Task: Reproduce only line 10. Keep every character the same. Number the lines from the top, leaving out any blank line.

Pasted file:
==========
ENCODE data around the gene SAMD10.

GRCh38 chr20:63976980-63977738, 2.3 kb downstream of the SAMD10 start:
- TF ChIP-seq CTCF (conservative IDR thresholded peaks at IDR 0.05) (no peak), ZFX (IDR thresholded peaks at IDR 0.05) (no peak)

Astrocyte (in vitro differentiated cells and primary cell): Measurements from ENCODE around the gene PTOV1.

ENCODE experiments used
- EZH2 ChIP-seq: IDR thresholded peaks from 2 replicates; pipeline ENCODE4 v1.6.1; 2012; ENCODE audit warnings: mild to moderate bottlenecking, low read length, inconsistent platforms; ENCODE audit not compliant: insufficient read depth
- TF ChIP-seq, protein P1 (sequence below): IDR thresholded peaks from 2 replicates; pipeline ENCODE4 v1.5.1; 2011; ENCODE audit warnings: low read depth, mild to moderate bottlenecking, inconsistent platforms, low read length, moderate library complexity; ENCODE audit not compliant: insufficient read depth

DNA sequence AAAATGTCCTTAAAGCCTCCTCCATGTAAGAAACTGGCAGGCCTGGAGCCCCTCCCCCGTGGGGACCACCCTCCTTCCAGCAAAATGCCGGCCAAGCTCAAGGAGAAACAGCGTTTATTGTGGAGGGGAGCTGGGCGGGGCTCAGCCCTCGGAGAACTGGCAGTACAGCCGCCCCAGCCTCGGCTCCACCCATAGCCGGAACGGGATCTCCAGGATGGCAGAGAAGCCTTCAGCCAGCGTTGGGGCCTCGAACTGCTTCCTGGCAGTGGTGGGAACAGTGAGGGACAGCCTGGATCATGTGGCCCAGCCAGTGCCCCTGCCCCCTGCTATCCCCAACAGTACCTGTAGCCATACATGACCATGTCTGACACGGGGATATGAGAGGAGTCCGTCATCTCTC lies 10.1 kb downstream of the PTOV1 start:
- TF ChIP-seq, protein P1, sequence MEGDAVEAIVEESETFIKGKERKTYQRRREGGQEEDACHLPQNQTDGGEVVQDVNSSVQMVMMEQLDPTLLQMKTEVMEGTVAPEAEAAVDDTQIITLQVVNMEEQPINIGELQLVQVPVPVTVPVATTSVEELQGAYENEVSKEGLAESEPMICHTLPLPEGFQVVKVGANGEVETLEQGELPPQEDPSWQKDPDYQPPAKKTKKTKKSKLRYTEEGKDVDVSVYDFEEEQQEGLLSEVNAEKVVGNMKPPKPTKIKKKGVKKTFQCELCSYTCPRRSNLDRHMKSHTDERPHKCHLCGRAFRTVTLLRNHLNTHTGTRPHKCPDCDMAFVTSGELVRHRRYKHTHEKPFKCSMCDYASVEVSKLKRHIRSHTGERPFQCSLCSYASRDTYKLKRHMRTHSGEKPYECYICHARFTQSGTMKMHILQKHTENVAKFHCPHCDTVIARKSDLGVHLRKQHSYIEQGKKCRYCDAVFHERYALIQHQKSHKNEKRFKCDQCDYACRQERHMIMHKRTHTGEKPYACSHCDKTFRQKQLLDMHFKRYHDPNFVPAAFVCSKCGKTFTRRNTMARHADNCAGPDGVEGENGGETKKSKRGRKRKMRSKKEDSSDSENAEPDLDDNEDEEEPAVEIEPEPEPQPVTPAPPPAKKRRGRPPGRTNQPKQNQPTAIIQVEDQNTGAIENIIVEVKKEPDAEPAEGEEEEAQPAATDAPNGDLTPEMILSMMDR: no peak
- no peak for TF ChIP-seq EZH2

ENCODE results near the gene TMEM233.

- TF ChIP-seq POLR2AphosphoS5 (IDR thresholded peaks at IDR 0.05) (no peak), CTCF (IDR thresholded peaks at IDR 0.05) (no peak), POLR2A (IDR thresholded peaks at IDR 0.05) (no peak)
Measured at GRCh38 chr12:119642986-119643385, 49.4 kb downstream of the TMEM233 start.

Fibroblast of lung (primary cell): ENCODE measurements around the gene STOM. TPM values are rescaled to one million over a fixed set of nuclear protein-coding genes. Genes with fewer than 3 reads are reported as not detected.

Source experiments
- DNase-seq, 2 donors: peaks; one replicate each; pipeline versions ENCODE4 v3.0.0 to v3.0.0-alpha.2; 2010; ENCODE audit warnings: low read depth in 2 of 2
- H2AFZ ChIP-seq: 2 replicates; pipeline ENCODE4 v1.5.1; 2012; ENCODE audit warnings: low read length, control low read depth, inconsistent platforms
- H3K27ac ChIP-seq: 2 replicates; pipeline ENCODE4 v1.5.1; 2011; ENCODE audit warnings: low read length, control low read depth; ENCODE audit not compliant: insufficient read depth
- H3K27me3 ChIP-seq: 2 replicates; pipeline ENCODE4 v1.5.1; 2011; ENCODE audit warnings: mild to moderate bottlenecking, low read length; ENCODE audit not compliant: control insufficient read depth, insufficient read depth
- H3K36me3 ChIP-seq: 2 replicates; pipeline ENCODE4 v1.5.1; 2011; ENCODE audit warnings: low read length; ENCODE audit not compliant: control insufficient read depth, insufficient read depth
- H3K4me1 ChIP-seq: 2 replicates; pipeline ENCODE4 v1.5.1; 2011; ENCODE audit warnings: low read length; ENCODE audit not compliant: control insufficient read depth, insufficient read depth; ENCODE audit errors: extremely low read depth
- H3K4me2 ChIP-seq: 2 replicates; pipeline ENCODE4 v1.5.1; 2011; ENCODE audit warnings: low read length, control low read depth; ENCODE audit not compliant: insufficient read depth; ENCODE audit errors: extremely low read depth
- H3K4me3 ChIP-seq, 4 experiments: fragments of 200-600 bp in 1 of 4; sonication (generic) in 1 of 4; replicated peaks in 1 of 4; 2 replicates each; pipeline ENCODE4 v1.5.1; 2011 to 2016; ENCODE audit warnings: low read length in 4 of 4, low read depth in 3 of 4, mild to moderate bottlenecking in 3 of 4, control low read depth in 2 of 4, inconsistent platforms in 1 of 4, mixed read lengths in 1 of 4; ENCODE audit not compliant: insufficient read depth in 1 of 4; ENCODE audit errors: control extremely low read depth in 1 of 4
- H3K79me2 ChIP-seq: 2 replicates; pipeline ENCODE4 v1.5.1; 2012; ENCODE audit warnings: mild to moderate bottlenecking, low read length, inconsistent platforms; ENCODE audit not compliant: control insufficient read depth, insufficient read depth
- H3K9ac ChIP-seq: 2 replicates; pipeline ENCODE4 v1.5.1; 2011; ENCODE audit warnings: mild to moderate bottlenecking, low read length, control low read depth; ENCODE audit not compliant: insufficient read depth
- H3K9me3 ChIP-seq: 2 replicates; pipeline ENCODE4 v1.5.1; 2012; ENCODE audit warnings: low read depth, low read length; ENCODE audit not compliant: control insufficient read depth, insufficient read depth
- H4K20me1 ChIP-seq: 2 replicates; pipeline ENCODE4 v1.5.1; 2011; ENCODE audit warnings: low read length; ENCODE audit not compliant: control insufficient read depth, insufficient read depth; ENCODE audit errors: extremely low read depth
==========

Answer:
- no peak for TF ChIP-seq EZH2